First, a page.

where the quadratures vector describes the vacuum state. After reflecting off the filter cavity, this light will be described with the following expression [see Eq. (75)], where also describes the light field in a vacuum state. Thus, the pre-filtering indeed rotates the squeezing angle by a frequency-dependent angle .In a similar manner, we can consider the post-filtering schemes. Consider a homodyne detection scheme with losses, described by Eq. (272). Suppose that prior to detection, the light described by the quadrature vector , reflects from the filter cavity. In this case, the photocurrent (in Fourier representation) is proportional to

where again describes some new vacuum field. This formula demonstrates that post-filtering is equivalent to the introduction of a frequency-dependent shift of the homodyne angle by .It is easy to see that the necessary frequency dependencies of the homodyne and squeezing angles (404) or (407) (with the second-order polynomials in in the r.h.s. denominators) cannot be implemented by the rotation angle (432) (with its first order in polynomial in the r.h.s. denominator). As was shown in the paper [90], two filter cavities are required in both these cases. In the double pre- and post-filtering case, the total number of the filter cavities increases to four. Later it was also shown that, in principle, arbitrary frequency dependence of the homodyne and/or squeezing angle can be implemented, providing a sufficient number of filter cavities [35].

However, in most cases, a more simple setup consisting of a single filter cavity might suffice. Really, the goal of the filter cavities is to compensate the back-action noise, which contributes significantly in the sum quantum noise only at low frequencies . However, when

which is actually the case for the planned second and third generation GW detectors, the factor can be well approximated by Eq. (416) in the low-frequency region. In such a case the single filter cavity can provide the necessary frequency dependence. Moreover, the second filter cavity could actually degrade sensitivity due to the additional optical losses it superinduces to the system.Following this reasoning, we consider below two schemes, each based on a single filter cavity that realize pre-filtering and post-filtering, respectively.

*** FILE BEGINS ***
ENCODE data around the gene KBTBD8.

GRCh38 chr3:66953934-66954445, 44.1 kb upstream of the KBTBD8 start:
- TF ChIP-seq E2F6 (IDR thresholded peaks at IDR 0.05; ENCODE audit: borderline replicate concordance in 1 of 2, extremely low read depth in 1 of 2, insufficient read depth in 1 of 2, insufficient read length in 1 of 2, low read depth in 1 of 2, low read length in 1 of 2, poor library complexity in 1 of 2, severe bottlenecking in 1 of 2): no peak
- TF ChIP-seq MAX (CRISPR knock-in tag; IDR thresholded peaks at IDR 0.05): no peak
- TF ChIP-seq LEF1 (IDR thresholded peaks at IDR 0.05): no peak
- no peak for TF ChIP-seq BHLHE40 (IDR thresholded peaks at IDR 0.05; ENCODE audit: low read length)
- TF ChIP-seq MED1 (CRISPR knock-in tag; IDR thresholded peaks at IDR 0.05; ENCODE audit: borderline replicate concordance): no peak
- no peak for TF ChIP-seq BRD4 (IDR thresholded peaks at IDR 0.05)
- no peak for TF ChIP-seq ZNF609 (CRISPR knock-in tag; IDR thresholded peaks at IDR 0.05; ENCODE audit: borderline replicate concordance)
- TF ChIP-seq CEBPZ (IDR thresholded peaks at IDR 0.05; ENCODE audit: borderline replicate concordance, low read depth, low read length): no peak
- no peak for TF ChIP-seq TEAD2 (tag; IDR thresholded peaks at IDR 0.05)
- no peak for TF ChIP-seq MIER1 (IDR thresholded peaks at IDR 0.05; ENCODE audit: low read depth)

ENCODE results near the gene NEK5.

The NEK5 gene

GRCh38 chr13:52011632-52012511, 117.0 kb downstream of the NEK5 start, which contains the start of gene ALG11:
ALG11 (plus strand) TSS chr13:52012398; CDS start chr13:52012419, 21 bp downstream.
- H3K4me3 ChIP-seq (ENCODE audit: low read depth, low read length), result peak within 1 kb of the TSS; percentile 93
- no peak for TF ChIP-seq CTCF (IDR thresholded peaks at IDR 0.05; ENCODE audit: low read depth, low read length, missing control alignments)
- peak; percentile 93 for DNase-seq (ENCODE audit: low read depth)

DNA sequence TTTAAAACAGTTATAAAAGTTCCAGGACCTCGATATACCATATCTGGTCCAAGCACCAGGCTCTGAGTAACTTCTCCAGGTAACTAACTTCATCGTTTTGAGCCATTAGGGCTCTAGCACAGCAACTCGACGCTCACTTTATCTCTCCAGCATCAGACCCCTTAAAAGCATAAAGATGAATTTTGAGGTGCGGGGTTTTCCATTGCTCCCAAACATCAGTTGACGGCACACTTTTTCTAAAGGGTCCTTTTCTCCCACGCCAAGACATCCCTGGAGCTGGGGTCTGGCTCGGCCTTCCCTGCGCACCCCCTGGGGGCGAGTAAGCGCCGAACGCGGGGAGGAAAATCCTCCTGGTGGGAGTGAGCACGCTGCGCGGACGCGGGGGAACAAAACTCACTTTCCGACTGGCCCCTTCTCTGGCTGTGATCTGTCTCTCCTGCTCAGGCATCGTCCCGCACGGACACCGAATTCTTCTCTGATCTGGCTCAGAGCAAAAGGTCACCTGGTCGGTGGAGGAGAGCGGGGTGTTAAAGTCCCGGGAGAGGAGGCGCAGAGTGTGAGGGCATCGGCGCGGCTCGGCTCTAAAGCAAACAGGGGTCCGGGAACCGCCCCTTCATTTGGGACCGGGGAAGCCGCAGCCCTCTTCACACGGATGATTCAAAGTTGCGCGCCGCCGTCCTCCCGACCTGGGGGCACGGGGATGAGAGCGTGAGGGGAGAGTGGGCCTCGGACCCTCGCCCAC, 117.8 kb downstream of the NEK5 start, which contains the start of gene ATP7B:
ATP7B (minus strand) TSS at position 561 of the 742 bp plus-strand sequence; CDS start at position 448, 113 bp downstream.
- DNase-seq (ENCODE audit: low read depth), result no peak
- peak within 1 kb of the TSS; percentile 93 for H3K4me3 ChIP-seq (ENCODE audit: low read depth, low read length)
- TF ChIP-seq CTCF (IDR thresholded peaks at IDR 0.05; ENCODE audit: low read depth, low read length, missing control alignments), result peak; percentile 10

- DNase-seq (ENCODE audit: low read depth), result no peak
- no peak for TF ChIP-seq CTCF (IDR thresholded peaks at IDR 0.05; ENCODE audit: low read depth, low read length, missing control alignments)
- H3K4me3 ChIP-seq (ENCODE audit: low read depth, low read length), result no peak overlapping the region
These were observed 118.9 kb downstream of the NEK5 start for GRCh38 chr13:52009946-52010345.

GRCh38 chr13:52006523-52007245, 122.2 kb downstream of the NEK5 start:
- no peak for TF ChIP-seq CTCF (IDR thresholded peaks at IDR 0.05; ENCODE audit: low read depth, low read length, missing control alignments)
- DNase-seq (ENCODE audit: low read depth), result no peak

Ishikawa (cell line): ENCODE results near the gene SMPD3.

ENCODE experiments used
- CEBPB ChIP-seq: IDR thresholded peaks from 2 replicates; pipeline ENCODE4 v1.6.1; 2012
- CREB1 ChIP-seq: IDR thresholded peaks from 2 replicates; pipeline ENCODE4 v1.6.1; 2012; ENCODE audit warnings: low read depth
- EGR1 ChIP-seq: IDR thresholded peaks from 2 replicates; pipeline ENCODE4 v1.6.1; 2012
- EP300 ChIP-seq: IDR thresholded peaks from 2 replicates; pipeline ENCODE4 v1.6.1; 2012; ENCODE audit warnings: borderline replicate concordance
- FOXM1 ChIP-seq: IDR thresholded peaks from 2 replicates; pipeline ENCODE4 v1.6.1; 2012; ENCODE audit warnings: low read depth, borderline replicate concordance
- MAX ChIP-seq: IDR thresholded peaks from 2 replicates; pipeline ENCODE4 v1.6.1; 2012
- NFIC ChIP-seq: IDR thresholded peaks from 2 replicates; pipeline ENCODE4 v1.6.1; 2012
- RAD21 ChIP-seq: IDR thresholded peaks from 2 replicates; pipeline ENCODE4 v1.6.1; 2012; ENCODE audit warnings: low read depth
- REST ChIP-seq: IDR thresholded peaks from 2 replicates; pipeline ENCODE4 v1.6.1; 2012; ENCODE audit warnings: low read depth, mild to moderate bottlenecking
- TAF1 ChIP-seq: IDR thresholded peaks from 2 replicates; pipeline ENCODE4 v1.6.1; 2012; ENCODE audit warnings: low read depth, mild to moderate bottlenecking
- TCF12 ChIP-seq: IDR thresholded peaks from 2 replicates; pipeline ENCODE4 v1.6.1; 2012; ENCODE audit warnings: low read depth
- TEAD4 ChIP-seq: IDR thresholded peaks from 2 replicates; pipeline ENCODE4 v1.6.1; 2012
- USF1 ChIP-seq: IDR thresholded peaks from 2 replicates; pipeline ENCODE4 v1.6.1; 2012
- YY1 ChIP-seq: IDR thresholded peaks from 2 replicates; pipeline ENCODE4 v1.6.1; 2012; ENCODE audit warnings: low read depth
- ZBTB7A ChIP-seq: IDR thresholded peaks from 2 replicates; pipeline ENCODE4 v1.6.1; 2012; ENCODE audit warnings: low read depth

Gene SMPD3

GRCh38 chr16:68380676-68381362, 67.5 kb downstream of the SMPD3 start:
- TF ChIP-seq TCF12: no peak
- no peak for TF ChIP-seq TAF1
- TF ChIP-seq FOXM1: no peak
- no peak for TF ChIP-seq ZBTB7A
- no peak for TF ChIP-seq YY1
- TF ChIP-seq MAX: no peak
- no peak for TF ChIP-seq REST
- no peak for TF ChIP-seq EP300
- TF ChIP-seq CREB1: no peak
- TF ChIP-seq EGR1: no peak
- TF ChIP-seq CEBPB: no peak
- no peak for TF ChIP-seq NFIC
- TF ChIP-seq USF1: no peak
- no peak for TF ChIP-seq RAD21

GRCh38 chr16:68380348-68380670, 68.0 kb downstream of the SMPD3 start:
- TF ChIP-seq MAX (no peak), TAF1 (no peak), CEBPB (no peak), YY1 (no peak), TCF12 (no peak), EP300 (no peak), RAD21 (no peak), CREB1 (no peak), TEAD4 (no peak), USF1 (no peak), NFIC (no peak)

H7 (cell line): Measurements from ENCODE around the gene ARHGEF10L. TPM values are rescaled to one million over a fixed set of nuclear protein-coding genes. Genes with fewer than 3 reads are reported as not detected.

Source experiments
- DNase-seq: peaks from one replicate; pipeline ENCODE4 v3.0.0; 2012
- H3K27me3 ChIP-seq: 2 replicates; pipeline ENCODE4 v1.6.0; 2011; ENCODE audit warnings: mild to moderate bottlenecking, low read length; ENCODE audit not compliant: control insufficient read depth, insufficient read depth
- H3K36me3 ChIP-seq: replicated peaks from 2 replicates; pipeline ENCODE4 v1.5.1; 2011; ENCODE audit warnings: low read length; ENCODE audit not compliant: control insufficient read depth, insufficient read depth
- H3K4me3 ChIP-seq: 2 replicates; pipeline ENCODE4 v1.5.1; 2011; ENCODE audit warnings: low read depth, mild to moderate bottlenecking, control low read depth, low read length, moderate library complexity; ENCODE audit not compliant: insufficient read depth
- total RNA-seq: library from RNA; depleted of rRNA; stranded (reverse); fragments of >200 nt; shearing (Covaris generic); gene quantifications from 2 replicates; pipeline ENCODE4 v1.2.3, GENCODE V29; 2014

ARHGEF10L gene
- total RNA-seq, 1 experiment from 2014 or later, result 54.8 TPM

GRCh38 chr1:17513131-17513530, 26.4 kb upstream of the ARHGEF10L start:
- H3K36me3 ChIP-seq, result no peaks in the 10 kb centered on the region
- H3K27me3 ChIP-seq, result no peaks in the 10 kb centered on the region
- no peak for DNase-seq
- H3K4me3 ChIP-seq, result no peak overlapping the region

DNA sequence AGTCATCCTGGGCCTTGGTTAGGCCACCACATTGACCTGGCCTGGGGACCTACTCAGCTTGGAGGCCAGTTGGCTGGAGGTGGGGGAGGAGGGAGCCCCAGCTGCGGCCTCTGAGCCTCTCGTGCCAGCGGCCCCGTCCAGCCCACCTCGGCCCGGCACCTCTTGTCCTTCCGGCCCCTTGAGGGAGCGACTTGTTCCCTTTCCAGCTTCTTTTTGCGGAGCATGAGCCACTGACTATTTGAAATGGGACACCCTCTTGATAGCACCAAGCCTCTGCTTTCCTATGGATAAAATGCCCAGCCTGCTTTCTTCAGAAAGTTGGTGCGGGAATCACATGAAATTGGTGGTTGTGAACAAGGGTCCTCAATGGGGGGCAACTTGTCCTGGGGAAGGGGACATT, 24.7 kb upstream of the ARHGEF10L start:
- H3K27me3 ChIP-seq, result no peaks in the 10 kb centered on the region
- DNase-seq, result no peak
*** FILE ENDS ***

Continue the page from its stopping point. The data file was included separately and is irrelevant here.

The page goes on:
Following the prescriptions of Section 6.1.2, we suppose the homodyne angle defined by Eq. (402). The optimal squeezing angle should then be equal to zero at higher frequencies, see (404). Taking into account that the phase shift introduced by the filter cavity goes to zero at high frequencies, we obtain that the squeezing angle of the input squeezed vacuum must be zero. Combining Eqs. (390) and (423) taking these assumptions into account, we obtain the following equation for the sum quantum noise of the pre-filtering scheme:

which yields the following expression for a power (double-sided) spectral densityIn the ideal lossless filter cavity case, taking into account Eq. (431), this spectral density can be simplified as follows:

[compare with Eq. (391)]. In this case, the necessary frequency dependence of the squeezing angle (404) can be implemented by the following filter cavity parameters: whereAlong similar lines, the post-filtering scheme drawn in the right panel of Figure 37 can be considered. Here, the squeezed-vacuum produced by the squeezor first passes through the interferometer and then, coming out, gets reflected from the filter cavity, gaining a frequency-dependent phase shift, which is equivalent to introducing a frequency dependence into the homodyne angle, and then goes to the fixed angle homodyne detector. Taking into account that this equivalent homodyne angle at high frequencies has to be , and that the phase shift introduced by the filter cavity goes to zero at high frequencies, we obtain that the real homodyne angle must also be . Assuming that the squeezing angle is defined by Eq. (405) and again using Eqs. (390) and (423), we obtain that the sum quantum noise and its power (double-sided) spectral density are equal to

and In the ideal lossless filter cavity case, factoring in Eq. (431), this spectral density takes a form similar to (391), but with the frequency-dependent homodyne angle: where The necessary frequency dependence (407) of this effective homodyne angle can be implemented by the following parameters of the filter cavity: Note that for reasonable values of loss and squeezing factors, these parameters differ only by a few percents from the ones for the pre-filtering.It is easy to show that substitution of the conditions (441) and (447) into Eqs. (440) and (445), respectively, taking Condition (437) into account, results in spectral densities for the ideal frequency dependent squeezing and homodyne angle, see Eqs. (403) and (408).